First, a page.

Transitory Behavior of Finite Span Synthetic Jets


The transitory behavior of a finite span synthetic jet, following the onset of a (pulse) input signal, was investigated and characterized using hot-wire anemometry and particle image velocimetry techniques. Measurements were performed in two planes: along the centerline of the synthetic jet slit (x-z plane) and across the jet slit (x-y plane) with varying stroke lengths and Reynolds numbers. The synthetic jet parameter matrix included actuation frequencies (fact) of 300 and 917Hz, stroke lengths from 16 to 50 times the slit width, and Reynolds numbers (based on the averaged orifice velocity) between 85 and 364. The transitory evolution of the synthetic jet consists of four stages: (1) in the x-y plane, the lead vortex pair advects downstream without spreading in the cross-stream direction while in the x-z plane, two vortices with opposite senses are formed (one on each end of the slit edge); (2) the vortex pair in the x-y plane moves in the cross-stream and streamwise directions, while the edge-vortices in the x-z plane move downstream and towards the center of the jet to form an array of vorticity concentrations of opposite sense; (3) accumulation of consecutive vortex pairs in the x-y plane, while in the x-z plane, consecutive pairs of the edge vortices propagate downstream and merge with the previous vortices, resulting in a three-dimensional vortex line; and (4) the combined leading vortex pair (in the x-y plane) detaches and moves downstream while the main jet penetrates through the leading vortex pair. During this time period the vortex lines (in the x-z plane) have a higher velocity in the center than the sides. Similar transitory behavior was observed for different stroke lengths, where as the stroke length increases the transient time decreases. Moreover, the spanwise vorticity concentrations lose their coherence as the stroke length increases.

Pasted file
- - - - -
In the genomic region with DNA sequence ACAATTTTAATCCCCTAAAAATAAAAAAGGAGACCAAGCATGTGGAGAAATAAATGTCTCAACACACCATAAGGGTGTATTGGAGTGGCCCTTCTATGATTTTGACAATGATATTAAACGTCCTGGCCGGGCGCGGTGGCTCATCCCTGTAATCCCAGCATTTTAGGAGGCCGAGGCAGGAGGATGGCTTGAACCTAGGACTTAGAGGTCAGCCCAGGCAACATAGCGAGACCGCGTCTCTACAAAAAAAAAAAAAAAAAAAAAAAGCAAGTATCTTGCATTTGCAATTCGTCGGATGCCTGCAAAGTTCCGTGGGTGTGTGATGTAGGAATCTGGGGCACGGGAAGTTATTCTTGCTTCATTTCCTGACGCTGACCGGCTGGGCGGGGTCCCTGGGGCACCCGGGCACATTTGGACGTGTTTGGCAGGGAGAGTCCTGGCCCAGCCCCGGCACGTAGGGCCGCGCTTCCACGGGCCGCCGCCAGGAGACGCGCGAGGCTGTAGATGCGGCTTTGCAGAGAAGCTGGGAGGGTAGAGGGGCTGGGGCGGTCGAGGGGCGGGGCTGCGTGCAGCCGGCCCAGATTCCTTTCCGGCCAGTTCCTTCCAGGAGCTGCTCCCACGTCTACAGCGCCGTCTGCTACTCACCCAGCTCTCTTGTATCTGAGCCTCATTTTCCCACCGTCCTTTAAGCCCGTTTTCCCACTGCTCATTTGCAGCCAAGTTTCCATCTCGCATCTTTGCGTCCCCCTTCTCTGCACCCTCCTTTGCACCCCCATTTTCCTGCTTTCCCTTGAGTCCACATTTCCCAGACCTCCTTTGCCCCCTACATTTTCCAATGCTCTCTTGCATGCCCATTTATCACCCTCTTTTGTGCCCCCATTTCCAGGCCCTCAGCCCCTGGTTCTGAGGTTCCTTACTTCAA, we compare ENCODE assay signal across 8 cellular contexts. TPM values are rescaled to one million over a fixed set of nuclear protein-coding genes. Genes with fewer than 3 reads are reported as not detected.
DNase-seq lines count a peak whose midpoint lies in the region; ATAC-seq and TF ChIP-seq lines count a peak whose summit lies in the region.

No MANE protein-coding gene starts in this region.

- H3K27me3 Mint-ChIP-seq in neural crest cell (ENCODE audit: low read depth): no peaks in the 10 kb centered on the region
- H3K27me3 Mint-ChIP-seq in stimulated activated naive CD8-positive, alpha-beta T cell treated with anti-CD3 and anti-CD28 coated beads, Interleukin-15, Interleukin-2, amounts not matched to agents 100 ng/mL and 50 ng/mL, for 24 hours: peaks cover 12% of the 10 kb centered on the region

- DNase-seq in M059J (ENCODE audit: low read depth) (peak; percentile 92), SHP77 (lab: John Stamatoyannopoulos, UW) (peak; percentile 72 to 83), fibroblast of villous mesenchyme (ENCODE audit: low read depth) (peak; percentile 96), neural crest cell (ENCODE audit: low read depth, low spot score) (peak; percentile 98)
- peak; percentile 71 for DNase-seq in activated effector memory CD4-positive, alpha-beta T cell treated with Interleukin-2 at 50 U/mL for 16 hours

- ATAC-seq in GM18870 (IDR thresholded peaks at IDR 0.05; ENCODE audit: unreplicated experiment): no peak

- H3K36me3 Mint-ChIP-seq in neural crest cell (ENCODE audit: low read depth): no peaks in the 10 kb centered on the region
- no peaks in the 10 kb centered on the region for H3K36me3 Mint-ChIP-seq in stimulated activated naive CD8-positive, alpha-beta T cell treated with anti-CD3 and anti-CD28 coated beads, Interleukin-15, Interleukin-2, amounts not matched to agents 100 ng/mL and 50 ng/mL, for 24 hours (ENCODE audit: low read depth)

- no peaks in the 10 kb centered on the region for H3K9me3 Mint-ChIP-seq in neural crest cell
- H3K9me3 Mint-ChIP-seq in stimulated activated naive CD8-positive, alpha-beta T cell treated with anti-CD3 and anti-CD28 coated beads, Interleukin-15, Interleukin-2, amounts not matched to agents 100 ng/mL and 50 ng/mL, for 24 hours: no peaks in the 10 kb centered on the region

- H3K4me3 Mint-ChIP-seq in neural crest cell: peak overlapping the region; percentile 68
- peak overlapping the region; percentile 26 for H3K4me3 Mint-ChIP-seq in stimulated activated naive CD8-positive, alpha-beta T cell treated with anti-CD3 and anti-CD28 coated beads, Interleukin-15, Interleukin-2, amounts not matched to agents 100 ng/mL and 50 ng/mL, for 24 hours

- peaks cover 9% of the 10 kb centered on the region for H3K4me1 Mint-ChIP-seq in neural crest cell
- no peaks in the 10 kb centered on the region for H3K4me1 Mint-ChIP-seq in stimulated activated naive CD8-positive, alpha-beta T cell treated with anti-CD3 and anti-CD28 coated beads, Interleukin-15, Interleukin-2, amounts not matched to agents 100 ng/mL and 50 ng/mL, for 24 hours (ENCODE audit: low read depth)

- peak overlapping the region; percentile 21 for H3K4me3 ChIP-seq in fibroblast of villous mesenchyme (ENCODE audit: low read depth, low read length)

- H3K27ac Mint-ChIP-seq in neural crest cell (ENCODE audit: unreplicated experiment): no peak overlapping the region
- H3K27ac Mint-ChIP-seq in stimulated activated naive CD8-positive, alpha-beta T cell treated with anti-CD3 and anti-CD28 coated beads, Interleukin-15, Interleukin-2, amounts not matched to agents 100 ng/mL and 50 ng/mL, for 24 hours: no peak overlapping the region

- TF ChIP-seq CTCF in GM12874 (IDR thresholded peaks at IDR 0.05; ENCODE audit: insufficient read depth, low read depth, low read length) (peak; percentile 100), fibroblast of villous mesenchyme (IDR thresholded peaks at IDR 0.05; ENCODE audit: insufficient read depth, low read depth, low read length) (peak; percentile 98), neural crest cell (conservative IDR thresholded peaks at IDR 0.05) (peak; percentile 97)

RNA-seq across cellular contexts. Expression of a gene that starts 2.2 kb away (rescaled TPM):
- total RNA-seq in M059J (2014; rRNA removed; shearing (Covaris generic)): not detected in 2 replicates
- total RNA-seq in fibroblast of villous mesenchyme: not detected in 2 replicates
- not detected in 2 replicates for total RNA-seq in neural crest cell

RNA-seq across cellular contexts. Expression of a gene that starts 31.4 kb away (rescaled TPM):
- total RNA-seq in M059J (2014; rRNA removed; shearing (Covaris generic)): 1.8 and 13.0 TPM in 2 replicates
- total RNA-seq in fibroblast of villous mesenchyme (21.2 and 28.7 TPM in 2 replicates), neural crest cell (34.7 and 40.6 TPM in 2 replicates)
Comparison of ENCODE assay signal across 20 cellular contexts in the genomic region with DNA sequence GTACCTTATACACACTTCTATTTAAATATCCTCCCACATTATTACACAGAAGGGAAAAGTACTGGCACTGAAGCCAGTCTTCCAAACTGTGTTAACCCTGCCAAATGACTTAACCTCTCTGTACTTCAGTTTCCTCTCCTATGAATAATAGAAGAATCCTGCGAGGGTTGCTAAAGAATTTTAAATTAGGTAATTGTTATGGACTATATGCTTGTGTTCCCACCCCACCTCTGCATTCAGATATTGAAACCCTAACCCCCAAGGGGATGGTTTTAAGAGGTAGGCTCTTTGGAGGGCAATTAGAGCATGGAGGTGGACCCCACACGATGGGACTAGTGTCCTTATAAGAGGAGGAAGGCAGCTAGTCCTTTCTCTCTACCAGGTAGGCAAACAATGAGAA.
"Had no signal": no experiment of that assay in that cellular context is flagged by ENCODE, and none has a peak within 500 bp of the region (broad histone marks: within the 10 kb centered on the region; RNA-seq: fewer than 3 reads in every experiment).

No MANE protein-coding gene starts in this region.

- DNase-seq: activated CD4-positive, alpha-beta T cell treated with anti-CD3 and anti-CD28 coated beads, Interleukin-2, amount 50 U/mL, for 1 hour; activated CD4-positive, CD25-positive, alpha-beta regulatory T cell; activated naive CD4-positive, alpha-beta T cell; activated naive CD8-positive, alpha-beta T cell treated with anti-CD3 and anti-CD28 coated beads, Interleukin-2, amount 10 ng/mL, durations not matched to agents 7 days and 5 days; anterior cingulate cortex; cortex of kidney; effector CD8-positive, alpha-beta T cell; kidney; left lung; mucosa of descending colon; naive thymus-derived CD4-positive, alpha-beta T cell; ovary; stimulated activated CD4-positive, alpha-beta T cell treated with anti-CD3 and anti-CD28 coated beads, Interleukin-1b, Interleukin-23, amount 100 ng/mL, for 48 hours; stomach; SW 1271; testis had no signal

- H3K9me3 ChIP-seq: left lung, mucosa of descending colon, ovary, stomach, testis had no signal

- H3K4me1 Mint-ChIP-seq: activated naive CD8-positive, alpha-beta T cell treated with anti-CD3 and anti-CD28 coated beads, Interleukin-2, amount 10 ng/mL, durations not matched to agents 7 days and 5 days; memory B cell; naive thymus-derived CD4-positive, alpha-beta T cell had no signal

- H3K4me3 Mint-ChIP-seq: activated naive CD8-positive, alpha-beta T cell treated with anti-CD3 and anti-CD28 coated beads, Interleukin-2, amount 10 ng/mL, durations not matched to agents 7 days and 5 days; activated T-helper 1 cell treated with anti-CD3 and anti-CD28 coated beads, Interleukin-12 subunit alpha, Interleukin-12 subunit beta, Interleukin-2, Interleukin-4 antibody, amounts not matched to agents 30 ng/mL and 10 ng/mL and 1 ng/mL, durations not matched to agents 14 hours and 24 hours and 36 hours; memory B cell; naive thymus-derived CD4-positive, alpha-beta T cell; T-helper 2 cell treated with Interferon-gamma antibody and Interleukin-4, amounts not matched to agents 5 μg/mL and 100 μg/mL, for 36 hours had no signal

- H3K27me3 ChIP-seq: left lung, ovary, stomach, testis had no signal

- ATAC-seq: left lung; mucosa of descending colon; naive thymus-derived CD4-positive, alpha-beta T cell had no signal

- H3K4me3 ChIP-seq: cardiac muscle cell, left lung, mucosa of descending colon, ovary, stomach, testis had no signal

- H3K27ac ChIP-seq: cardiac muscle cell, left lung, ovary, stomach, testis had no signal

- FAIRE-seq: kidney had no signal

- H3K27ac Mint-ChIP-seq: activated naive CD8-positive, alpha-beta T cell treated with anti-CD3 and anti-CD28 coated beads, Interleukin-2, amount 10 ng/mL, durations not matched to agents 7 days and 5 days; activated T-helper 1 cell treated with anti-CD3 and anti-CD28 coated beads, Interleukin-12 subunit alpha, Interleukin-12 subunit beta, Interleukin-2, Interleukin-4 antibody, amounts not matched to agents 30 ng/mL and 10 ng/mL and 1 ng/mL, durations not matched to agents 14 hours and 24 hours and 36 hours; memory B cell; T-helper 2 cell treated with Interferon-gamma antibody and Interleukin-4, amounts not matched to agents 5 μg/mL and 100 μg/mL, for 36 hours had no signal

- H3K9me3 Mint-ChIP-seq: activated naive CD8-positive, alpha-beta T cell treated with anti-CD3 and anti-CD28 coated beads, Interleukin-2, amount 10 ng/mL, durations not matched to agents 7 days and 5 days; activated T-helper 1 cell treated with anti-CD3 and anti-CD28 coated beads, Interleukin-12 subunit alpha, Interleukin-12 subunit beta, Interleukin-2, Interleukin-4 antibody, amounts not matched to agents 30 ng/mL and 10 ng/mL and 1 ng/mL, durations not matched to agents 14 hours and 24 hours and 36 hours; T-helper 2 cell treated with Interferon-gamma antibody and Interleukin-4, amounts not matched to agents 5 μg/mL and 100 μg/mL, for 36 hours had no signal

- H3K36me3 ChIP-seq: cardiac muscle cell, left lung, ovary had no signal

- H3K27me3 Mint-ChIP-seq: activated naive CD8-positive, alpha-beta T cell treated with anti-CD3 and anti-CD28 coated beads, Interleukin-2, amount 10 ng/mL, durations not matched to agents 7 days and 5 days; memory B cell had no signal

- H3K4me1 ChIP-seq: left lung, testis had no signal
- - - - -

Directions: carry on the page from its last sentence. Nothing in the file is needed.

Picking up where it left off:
Cannelle, F. and Amitay, M, "Transitory Behavior of Finite Span Synthetic Jets."

Physics of Fluids, Volume 19, Issue 19, 2007.